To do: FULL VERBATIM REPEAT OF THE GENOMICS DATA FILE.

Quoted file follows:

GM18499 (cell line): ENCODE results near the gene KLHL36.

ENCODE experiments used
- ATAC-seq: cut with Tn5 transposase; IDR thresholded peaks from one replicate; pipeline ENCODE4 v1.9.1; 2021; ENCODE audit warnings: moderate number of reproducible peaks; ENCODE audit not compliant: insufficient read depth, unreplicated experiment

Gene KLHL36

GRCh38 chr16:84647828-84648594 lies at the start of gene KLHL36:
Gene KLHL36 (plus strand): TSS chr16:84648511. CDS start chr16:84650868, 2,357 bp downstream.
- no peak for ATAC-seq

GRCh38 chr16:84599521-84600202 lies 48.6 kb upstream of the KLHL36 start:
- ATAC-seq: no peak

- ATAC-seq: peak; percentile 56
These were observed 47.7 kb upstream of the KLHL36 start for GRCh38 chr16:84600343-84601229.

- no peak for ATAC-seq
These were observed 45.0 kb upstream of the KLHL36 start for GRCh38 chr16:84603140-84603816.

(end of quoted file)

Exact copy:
GM18499 (cell line): ENCODE results near the gene KLHL36.

ENCODE experiments used
- ATAC-seq: cut with Tn5 transposase; IDR thresholded peaks from one replicate; pipeline ENCODE4 v1.9.1; 2021; ENCODE audit warnings: moderate number of reproducible peaks; ENCODE audit not compliant: insufficient read depth, unreplicated experiment

Gene KLHL36

GRCh38 chr16:84647828-84648594 lies at the start of gene KLHL36:
Gene KLHL36 (plus strand): TSS chr16:84648511. CDS start chr16:84650868, 2,357 bp downstream.
- no peak for ATAC-seq

GRCh38 chr16:84599521-84600202 lies 48.6 kb upstream of the KLHL36 start:
- ATAC-seq: no peak

- ATAC-seq: peak; percentile 56
These were observed 47.7 kb upstream of the KLHL36 start for GRCh38 chr16:84600343-84601229.

- no peak for ATAC-seq
These were observed 45.0 kb upstream of the KLHL36 start for GRCh38 chr16:84603140-84603816.